I packed a backpack full of these Toasted Almond Cookies as I flew to Portland last weekend, twitching in my seat with anticipation for him to try them.  Worried that I didn’t get his translation right; that I’ve put a chewy texture in where the crumbs ought to be. That I used chocolate chunks smaller/bigger than he remembered, or that my toasted almonds won’t be as perfect and “snappy” as the toasted almonds in his food memory. But with the first bite, he was transported back to the cookie-for-breakfast ritual. And with every bite after that, his smile became a little bigger. Even if we didn’t get it perfectly right, this is a cookie he’s going to remember for a while and I’m pretty sure that a few more of you out there will remember them too. 
Toasted Almond Oatmeal Cookies
The recipe is ridiculously straightforward, and I’m pretty excited for the way that the brown sugar, coconut oil and maple syrup make up a nice little base as a substitute for the butter + egg structure in a non-vegan cookie. And, I love the shape, spread and satisfying chew of this cookie. So good, I might be talked out of making other cookies for a while here. (VICTORY.)
Two notes: This cookie can easily be made gluten-free by substituting the all-purpose flour below for a gluten-free flour. I’m still experimenting to find *my* own favorite gluten-free flour mix, but I use this one frequently. And, don’t pass up toasting the almonds. Their flavor and crunch add something unexpected and so simply good here. And, use the best quality chocolate bars you can find, then chop them up in lieu of using chocolate chips. Trust me — you’ll appreciate the little bits of chocolate in some places and HUGE plops of chocolate in others.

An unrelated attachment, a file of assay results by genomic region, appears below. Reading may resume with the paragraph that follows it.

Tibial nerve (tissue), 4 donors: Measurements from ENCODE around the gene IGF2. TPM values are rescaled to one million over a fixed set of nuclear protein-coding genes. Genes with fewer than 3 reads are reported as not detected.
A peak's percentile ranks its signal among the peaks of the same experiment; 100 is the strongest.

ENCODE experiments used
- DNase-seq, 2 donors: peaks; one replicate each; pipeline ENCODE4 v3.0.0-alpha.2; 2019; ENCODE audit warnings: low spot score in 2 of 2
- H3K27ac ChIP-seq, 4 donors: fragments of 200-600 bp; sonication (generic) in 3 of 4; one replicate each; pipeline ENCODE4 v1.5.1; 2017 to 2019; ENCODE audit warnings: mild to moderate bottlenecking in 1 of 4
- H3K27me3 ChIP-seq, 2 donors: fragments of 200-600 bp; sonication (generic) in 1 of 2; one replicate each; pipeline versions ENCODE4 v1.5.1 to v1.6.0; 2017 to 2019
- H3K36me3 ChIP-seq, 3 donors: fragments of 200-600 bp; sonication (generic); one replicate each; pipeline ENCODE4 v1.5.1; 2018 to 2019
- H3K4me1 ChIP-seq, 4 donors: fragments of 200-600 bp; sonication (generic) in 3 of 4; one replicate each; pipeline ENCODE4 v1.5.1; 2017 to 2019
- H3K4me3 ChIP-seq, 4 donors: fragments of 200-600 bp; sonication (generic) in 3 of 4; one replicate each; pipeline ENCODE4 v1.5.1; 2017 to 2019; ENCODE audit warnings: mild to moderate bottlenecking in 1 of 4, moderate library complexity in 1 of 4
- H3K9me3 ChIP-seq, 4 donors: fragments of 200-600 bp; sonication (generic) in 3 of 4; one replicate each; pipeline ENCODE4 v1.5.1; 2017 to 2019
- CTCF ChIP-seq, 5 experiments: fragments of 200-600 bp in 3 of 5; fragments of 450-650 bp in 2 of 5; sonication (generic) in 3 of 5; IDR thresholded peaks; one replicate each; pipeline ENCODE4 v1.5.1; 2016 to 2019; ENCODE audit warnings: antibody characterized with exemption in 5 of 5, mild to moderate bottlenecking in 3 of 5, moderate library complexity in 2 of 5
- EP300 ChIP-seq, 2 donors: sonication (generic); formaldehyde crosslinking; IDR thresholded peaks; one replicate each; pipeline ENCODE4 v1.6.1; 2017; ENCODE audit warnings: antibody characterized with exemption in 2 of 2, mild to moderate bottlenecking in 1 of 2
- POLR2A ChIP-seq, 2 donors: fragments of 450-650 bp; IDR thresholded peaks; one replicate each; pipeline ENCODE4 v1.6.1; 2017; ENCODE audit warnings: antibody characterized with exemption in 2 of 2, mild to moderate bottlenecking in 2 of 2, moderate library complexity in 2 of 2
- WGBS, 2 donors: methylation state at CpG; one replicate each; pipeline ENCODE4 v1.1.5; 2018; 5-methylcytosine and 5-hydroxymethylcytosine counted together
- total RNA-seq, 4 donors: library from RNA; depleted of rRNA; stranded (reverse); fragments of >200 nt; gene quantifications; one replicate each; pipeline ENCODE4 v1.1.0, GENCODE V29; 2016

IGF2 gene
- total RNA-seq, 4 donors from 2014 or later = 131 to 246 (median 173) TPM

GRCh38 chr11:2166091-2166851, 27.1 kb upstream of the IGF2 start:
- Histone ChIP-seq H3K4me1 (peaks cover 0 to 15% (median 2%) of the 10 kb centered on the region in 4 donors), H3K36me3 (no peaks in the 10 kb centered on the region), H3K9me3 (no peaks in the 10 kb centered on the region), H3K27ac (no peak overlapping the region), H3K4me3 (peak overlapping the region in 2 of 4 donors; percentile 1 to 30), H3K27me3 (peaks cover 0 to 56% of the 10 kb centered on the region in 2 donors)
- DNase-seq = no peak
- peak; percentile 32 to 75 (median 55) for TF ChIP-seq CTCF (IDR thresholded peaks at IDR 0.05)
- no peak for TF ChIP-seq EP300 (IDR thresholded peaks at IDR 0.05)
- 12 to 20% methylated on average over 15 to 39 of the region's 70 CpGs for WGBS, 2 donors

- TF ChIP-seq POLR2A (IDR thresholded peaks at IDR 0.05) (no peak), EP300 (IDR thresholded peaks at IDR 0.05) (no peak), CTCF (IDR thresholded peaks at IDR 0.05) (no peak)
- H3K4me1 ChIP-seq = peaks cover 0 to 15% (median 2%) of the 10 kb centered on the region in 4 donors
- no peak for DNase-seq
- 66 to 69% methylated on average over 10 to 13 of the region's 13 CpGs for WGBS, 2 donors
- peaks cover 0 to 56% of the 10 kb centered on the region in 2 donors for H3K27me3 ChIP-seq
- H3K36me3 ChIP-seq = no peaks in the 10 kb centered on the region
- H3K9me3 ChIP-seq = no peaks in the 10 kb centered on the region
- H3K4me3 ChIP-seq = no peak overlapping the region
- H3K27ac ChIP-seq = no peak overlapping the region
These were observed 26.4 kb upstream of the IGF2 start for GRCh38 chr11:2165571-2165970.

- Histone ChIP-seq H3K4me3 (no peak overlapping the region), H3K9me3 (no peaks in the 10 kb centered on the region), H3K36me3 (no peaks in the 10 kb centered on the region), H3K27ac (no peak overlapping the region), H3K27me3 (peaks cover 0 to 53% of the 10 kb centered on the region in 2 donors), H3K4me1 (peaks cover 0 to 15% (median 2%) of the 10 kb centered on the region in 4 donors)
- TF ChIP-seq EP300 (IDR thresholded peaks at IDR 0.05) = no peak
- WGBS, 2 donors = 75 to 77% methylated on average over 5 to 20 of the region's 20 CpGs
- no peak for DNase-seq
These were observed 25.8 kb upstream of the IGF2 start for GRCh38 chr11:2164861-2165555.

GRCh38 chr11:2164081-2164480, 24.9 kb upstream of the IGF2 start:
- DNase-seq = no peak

Bake these up! Maybe even for Santa! ; ) xo
Almost Famous Toasted Almond Oatmeal Cookies
  1. 1 3/4 cups gluten free rolled oats or rolled oats
  2. 1 1/2 cups gluten free flour blend or all purpose flour
  3. 1 teaspoon baking powder
  4. 1/2 teaspoon baking soda
  5. 1/2 teaspoon sea salt
  6. 1 cup brown sugar or coconut sugar
  7. 1/2 cup refined coconut oil, just softened
  8. 1/3 cup pure maple syrup, room temperature
  9. 1/4 cup unsweetened coconut milk or almond milk, room temperature
  10. 1 teaspoon pure vanilla extract
  11. 1 vanilla bean, split and scraped
  12. 3/4 cup roughly chopped toasted almonds
  13. 1/2-3/4 cups chopped chocolate
  1. Preheat oven to 350 degrees. Line two baking sheets with parchment paper and set aside. In medium bowl, sift together oats, flour, baking powder, baking soda and salt. Set aside.
  2. In the bowl of a stand mixer fitted with the paddle attachment, or in a large bowl with a wooden spoon, cream together coconut sugar and coconut oil. Stop the mixer and scrape the bottom of the bowl. Turn the mixer back on and mix in the maple syrup, coconut milk, vanilla seeds and vanilla extract. The mix will start to become a bit like a creamy paste. Stop the mixer and scrape the bottom of the bowl again. Lastly, add flour mixture and the toasted almonds and chopped chocolate, stopping to scrape the bottom of the bowl one more time. Mix until just combined.
  3. Using an ice cream scoop, portioner or big spoon, place rounded scoops of cookie dough onto prepared baking sheet, leaving about 1 1/2 inches of space between each. Bake cookies 10-12 minutes. Cookies with be golden brown and soft to the touch. Place on cooling rack to cool completely.